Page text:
Abuse of Cost Per Click (CPC) Marketing?

Cost Per Click better known as CPC advertising is one of the most popular ROI (return on Investment) driven model in online world. Google has build in a complete empire revolving around this model.

This model provides a win-win situation to publishers (websites), ad-networks (like Google, Komli etc) and advertisers (sellers). Advertisers pays to the ad-networks only when a visitor (prospective buyer) clicks on the advertisement (thereby presumed he expresses interest in the advertiser’s services) on the publisher’s website. Thereby justifying the advertising cost as paid by the advertisers. On the same hand ad-networks are in position to calculate and display the ROI and compensation for publishers.

Now in a fair game, a visitor will click on the advertisement to know more about the services and contact the buyer subsequently (If he is interested). On every such click publisher get paid certain amount by ad-networks and advertisers are charged for that click.

Wonderful concept, so where is the abuse?

Google AD - Abuse of CPC Model

Now few advertisers are abusing the ecosystem by removing/reducing the requirement to click the advertisement in order to know the contact info etc. Thus avoiding the charges payable to ad-network and subsequently the publisher.

This short-term strategy will surely have long lasting impact on the ecosystem of publishers, advertisers and ad-networks. I am sure ad-networks would have all the systems and checks in place to avoid such content going live in the advertisement. Ad networks would spend more energy on building more checks to stop abuse, which would have otherwise gone in more constructive activities. All said and done, I believe there is an equal responsibility to be shared by the advertisers also for not abusing the product.

PS : I just found one more and this one is interesting. Skype installed on my system prompt me to call on the number displayed on ad for FREE and again without even clicking on the ad. Google Ads - Abuse of Cost Per Click (CPC) Marketing

17. March 2009 by Amit Gupta
Categories: Google, Internet & Mobile, Marketing & advertising | Tags: , , , | 5 comments

Comments (5)

  1. @Pushkar Thanks for the feedback.

    The ads are created to get the responses so chances that the number given is fictitious are minimal but this would be for commercial use for sure. The point is people can reach the advertiser without the publishers or ad network making any money.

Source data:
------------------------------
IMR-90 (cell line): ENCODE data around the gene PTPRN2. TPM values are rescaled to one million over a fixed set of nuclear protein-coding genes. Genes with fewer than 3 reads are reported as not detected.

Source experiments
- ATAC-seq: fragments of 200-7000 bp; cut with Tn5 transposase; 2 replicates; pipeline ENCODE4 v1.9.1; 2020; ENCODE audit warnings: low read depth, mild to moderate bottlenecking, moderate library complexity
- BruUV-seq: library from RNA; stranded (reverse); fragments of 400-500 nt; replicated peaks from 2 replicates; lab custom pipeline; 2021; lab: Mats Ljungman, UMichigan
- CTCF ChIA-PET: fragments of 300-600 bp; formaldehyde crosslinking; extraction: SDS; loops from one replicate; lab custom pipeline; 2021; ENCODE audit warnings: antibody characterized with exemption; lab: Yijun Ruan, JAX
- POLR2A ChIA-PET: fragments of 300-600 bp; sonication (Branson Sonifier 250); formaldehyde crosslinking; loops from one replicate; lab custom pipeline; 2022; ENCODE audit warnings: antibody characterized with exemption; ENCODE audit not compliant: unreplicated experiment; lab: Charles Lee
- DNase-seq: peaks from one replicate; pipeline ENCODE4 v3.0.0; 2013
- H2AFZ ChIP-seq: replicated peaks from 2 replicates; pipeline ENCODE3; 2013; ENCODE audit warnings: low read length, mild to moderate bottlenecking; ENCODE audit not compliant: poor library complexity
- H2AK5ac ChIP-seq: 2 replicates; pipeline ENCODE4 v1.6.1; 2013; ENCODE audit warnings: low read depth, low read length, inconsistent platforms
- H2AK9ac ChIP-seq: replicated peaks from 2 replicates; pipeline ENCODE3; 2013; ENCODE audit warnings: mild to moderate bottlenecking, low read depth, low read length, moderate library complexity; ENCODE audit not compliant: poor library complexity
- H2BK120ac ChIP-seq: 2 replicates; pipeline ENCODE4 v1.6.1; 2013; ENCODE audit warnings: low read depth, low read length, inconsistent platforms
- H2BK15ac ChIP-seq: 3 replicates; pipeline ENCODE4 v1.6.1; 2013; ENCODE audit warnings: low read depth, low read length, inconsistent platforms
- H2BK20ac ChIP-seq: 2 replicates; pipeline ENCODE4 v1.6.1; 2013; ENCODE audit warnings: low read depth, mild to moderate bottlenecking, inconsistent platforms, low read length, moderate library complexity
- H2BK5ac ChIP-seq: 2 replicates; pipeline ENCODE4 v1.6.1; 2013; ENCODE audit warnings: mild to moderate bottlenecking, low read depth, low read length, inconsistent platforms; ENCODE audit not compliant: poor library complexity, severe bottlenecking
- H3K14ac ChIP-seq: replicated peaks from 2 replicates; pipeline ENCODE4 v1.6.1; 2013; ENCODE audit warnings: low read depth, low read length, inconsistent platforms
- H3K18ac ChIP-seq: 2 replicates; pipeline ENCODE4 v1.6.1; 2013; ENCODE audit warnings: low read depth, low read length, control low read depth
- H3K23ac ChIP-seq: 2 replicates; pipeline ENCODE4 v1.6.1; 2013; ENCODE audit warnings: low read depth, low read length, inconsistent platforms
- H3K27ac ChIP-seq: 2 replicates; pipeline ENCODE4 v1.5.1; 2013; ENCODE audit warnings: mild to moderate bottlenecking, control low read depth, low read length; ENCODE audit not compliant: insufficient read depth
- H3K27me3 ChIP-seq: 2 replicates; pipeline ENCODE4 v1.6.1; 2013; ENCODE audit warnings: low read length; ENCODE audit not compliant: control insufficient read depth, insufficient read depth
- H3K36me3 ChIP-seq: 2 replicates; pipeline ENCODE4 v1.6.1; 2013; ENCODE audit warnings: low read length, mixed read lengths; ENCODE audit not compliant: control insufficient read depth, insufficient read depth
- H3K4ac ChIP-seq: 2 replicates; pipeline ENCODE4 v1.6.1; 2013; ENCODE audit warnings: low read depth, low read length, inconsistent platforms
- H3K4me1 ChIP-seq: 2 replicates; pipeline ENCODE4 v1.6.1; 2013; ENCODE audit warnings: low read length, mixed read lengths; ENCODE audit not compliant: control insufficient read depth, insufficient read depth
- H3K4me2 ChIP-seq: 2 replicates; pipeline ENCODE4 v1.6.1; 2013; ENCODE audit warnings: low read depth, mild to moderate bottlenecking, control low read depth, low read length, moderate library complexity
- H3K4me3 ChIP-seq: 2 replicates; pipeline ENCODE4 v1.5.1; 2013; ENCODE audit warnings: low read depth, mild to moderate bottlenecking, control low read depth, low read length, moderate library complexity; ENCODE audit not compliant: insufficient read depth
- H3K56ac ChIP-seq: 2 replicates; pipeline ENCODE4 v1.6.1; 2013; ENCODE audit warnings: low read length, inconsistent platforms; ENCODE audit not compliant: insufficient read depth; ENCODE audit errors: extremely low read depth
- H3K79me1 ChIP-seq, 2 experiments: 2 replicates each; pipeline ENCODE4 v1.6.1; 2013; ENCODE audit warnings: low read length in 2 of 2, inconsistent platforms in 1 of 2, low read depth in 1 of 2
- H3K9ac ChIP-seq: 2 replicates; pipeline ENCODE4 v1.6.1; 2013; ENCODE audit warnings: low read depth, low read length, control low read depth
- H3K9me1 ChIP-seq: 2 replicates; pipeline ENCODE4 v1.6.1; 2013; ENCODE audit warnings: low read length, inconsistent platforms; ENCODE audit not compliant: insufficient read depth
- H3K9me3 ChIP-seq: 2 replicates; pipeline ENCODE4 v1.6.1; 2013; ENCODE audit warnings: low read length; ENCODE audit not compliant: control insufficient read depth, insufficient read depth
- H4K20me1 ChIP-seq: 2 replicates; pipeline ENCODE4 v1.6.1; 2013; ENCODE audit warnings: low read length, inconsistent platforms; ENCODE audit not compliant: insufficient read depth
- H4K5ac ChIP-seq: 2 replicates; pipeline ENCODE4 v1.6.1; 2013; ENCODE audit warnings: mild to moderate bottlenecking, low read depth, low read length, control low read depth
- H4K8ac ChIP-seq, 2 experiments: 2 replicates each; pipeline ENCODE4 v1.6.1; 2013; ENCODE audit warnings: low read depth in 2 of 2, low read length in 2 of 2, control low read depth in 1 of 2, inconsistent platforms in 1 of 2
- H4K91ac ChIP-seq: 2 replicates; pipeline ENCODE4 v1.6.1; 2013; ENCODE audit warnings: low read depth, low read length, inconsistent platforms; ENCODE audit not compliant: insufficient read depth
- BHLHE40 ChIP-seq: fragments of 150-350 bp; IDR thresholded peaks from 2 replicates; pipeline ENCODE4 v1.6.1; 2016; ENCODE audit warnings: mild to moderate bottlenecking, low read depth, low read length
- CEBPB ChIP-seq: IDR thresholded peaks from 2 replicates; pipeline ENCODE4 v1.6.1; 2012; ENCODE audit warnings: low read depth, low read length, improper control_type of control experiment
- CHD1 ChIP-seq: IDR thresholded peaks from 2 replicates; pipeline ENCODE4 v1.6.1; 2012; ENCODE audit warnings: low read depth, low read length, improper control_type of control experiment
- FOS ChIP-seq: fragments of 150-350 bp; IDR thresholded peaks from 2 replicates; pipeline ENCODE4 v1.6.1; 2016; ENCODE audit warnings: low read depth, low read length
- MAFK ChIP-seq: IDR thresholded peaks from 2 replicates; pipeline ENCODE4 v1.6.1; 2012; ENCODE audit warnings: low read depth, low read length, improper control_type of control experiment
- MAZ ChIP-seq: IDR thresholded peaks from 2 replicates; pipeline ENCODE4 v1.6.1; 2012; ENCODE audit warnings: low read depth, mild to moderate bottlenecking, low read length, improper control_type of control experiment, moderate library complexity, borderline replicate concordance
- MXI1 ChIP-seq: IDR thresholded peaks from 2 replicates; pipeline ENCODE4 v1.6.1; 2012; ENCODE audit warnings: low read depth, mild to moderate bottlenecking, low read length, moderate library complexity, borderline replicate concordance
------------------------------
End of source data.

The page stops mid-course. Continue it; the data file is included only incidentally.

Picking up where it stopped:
btw you were very true about the font-size. I have reduced the font size

  2. As you said some are playing the spoilsport, agree with you in the first case as the contact details or personals are displayed & they maybe enough that a client would want to know.
    But in the 2nd case its different since Skype is a calling application. The name & number displayed in the ad maybe fictitious or commercial. And any ways that Mike ( a stranger) will not be the one people will be calling so that number is irrelevant.

    Don’t you think the font size used in post is a bit high, smaller size could do?

  3. Google can check for 9/10 digit numbers in ad descriptions and reject them. Simple solution.

  4. @Ankur I was tring to highlight the issue of disturbing the ecosystem and breach of trust. Visitors may or may not click the link but the number is given upfront with the intention of reaching the prospects. Once everyone starts doing same ads will end up as directory (am I streching a bit too far…maybe)

    also, as a natural human instinct we like to hear from the human voices (so very true for all the customer care calls also where we eventually regret to speaking to a exec.) rather than scrolling and going through multiple pages. So displayed number may actually work as a deterrant to click.

  5. I think people would still want to click through and find out more about whatever’s being advertised before calling any person. Google text ads are very brief and I don’t think people would want to ‘waste’ time calling an advertiser without clicking through to the ad and finding out more.

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